It has been nearly one year since the FMCSA issued its coronavirus-related emergency declaration, giving drivers hauling essential loads some exemptions from HOS. Few transportation companies could have predicted a need for extension into Q2 2021.
"While we are seeing very encouraging trends due to vaccinations and other factors, the COVID pandemic is still challenging supply chains in a myriad of ways," said American Trucking Associations Spokesperson Sean McNally.
A year under the declaration has allowed some fleets to pitch into relief efforts more efficiently. It has granted additional flexibility to trucks carrying livestock and livestock feed; medical supplies and equipment related to COVID-19; food products; and supplies and equipment necessary for community safety and sanitation, such as masks, gloves and disinfectants.
In general, trucks would haul these items with or without a declaration. But the exemption makes for a good safety net.
"The feedback we are getting from members and the carrier community is that this exemption is not something fleets are adjusting their operations to take advantage of," McNally said. "Rather, it is a good fall back to have 'just in case.'"
Applying the exemption
Jerry Critchfield, vice president of transportation for West Coast-based Weber Logistics, welcomed the emergency declaration extension. Weber falls under the exemption for its delivery of food.
"For the most part, the exemption hasn't affected the way we do business as much as it has allowed us to do business," he said. "When you consider how sporadic the supply chain has been throughout the pandemic, the exemption has allowed us to keep supplies flowing."
The exemption has specifically aided Weber with longer hauls. On a route from California to Seattle, Weber saves somewhere between 24 and 36 hours of actual delivery time each run, thanks to the exemption, according to Critchfield. "Now we can make this trip in two days with no problem," he said.
"When you consider how sporadic the supply chain has been throughout the pandemic, the exemption has allowed us to keep supplies flowing."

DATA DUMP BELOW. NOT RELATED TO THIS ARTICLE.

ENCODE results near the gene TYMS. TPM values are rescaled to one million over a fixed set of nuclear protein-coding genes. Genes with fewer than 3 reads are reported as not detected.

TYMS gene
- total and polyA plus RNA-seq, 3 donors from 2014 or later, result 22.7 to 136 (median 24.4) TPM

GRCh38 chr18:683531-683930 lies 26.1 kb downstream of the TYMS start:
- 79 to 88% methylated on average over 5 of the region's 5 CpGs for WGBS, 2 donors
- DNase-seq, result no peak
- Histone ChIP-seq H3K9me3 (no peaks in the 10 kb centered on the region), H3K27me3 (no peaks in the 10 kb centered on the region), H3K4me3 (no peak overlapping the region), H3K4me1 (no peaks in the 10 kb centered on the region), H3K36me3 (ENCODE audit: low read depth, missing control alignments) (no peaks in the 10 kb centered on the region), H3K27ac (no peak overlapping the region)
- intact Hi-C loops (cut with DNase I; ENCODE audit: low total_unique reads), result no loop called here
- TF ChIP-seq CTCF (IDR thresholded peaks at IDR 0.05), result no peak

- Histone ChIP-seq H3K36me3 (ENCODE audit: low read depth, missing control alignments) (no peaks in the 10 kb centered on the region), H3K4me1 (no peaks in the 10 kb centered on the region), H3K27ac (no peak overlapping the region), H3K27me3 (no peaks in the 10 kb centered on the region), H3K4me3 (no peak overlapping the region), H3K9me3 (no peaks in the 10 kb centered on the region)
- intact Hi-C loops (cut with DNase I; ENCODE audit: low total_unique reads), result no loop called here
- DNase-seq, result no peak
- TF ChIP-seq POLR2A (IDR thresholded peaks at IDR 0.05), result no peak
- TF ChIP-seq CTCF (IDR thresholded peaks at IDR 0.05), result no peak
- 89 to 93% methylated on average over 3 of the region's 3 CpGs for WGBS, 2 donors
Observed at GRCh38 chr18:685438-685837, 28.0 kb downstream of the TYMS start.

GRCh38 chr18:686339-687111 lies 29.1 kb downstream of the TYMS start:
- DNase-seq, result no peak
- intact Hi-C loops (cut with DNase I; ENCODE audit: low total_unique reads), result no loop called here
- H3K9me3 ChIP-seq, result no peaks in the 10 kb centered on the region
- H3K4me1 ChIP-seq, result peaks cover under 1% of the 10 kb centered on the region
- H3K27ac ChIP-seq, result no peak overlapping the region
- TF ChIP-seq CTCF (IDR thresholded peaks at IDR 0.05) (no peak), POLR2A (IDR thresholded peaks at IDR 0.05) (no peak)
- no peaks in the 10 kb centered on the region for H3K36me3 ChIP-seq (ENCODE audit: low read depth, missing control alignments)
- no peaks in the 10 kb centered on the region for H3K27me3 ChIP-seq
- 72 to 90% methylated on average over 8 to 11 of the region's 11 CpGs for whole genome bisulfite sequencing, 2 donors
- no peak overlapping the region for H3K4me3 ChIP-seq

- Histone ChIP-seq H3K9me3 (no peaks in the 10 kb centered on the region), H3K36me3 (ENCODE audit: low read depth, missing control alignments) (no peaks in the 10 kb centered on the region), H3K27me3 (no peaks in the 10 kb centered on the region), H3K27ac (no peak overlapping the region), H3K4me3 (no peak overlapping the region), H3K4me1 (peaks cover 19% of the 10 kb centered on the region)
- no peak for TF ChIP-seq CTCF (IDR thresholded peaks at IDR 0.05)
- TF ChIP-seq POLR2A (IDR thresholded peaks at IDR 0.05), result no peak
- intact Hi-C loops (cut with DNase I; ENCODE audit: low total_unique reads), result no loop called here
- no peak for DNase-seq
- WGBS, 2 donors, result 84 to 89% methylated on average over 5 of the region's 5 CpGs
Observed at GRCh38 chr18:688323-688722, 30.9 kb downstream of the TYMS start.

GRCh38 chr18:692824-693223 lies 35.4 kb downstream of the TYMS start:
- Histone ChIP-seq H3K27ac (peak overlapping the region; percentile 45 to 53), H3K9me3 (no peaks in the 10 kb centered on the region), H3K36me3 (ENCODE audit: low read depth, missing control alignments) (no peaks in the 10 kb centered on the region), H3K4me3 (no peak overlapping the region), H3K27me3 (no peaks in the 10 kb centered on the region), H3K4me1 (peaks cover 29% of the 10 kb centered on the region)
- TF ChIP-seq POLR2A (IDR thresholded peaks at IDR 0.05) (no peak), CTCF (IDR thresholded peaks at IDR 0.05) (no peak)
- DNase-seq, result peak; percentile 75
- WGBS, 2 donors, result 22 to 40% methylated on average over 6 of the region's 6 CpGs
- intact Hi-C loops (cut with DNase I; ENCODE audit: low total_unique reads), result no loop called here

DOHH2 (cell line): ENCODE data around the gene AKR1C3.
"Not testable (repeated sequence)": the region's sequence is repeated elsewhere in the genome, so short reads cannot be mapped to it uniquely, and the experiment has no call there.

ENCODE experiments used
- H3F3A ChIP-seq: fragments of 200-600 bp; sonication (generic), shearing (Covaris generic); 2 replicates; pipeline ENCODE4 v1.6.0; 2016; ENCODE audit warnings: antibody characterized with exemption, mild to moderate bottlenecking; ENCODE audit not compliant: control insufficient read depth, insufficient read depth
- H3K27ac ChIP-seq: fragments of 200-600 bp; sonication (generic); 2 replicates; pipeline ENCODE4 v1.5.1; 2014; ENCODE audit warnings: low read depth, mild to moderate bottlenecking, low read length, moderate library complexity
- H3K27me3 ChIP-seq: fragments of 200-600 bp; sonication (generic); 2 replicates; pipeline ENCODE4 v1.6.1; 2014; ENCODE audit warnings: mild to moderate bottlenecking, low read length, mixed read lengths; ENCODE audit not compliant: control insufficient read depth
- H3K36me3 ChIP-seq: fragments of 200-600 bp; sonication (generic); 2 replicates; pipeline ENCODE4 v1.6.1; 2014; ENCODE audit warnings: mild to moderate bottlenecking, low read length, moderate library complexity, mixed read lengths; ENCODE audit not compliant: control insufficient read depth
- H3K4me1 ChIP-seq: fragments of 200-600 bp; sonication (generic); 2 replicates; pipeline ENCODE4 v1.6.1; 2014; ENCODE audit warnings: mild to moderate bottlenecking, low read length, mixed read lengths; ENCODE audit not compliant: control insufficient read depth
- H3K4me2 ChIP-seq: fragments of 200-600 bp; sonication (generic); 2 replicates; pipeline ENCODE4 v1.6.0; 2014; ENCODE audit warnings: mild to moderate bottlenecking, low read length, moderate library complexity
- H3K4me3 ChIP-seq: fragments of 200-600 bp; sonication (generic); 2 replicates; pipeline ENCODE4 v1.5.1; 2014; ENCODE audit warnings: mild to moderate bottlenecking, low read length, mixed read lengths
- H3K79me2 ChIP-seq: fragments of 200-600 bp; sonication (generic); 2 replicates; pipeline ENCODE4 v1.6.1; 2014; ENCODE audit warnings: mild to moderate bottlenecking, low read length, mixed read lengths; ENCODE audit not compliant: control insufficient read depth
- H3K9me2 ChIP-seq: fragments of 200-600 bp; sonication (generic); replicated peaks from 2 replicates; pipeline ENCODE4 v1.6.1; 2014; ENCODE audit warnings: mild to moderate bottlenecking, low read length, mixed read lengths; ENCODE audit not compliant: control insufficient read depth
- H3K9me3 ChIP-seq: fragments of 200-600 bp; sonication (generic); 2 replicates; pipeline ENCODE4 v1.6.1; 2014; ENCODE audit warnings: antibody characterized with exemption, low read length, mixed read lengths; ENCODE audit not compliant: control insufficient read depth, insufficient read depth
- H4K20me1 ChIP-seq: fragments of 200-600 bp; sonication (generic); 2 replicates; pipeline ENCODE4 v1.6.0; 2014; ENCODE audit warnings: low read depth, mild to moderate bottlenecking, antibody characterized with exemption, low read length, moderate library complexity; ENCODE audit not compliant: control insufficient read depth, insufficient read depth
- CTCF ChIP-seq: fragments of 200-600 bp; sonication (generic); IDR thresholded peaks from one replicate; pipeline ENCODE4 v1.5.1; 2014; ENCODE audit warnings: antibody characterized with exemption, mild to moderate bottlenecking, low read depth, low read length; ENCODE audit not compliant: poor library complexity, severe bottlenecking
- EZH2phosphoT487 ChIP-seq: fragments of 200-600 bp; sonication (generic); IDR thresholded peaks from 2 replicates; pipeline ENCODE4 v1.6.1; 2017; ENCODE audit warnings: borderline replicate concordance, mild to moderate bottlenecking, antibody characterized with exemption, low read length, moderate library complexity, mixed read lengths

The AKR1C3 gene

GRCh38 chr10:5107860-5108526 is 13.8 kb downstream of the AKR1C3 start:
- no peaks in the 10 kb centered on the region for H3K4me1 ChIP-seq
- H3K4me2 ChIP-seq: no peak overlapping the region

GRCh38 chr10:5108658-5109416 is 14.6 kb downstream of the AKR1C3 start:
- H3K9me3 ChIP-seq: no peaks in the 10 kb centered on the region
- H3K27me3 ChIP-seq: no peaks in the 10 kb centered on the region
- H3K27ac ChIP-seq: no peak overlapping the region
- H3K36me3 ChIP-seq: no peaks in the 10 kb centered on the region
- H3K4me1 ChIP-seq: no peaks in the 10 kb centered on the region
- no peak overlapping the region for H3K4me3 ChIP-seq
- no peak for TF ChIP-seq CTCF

Vice President of Transportation at Weber Logistics
While the exemption grants relief from the normal HOS rules, it does not change other requirements that apply to things like licensing, hazmat transport, size and weight. In addition, carriers must ensure that their drivers are not operating in a fatigued state, and grant rest when requested.
Transportation companies that fall under the HOS exemption still have important factors and restrictions to keep in mind when operating.
Brandon Wiseman, an attorney specializing in transportation regulations with law practice Scopelitis, Garvin, Light, Hanson & Feary, based in Indiana, recommends a fully informed, conservative approach to operations.
"This isn't a blanket exemption, so it's imperative to determine which drivers qualify and which don't," he said. "If you have a driver who is making routine, local deliveries, the exemption rules don't apply."
Wiseman said that, when it comes to planning routing and shipping, trucking companies must remember when the exemption begins and ends. Critchfield said maybe 70% of its deliveries are local, so the HOS rules have not come into play on most runs.
"This isn't a blanket exemption, so it's imperative to determine which drivers qualify and which don't."
Attorney with Scopelitis, Garvin, Light, Hanson & Feary
"If you're taking emergency supplies to a customer, that's exempt," Wiseman said. "But if you're backhauling non-emergency supplies, that's not exempt. Know how many hours your driver operated on that front end to ensure there are enough hours available for the return."
Specifically, the exemption requires that, in a situation like Wiseman's example, after 14 hours or more transporting emergency supplies, the driver must be off duty for 10 hours before returning with a non-emergency load. This resets the HOS clock.
Also remember that liability still exists, Wiseman said. "If your driver is working 20 hours and causes a catastrophic accident, that looks bad," he explained. "Place reasonable restrictions on your drivers, regardless."
Rising to the occasion
At Weber, much of the responsibility for safety and compliance comes down to an office staff and dispatchers who are alert to how drivers are feeling and behaving.
"Most drivers are good about taking rest when needed, but it's important to have a staff that can recognize fatigue and tell a driver to pull over and rest," said Critchfield.
While the pandemic has been a stressful time for drivers, Critchfield has been pleased with how they've risen to the occasion, and he expects that to continue.
"Trucking has always stepped up in cases of disaster and emergency."
Vice President of Transportation at Weber Logistics
"Trucking has always stepped up in cases of disaster and emergency," he said. "We are working through this very well."
It's unknown whether the FMCSA will further extend the HOS emergency exemption beyond the end of May. But McNally had this to say:
"I think we as an industry, and as a country, are eager to get to a place where the emergency declaration and this extension are deemed unnecessary."